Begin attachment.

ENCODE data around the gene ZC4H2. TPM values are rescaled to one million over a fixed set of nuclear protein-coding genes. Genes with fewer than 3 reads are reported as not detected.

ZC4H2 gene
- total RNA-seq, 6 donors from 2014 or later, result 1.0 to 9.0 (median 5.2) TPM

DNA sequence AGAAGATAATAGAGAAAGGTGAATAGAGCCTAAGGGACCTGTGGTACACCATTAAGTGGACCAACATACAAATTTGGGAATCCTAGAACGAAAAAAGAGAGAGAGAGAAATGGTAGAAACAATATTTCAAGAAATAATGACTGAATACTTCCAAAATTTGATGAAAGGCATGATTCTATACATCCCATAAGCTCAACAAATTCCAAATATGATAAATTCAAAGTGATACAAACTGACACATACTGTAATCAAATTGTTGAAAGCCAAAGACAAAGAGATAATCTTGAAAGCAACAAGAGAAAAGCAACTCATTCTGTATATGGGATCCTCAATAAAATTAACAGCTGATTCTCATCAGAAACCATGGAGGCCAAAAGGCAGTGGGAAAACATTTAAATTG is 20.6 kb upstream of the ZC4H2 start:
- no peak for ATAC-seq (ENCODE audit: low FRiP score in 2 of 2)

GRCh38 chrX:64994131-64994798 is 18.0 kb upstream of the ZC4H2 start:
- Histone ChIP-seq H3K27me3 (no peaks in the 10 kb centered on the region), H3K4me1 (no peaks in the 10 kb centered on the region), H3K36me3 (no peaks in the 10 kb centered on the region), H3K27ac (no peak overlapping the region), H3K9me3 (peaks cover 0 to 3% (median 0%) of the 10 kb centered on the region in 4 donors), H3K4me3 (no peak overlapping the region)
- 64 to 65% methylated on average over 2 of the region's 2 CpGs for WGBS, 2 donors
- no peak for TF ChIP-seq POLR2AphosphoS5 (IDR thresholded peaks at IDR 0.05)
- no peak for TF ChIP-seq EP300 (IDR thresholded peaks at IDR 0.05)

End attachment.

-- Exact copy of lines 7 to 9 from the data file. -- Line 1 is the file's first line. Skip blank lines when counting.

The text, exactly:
- Histone ChIP-seq H3K27me3 (no peaks in the 10 kb centered on the region), H3K4me1 (no peaks in the 10 kb centered on the region), H3K36me3 (no peaks in the 10 kb centered on the region), H3K27ac (no peak overlapping the region), H3K9me3 (peaks cover 0 to 3% (median 0%) of the 10 kb centered on the region in 4 donors), H3K4me3 (no peak overlapping the region)
- 64 to 65% methylated on average over 2 of the region's 2 CpGs for WGBS, 2 donors
- no peak for TF ChIP-seq POLR2AphosphoS5 (IDR thresholded peaks at IDR 0.05)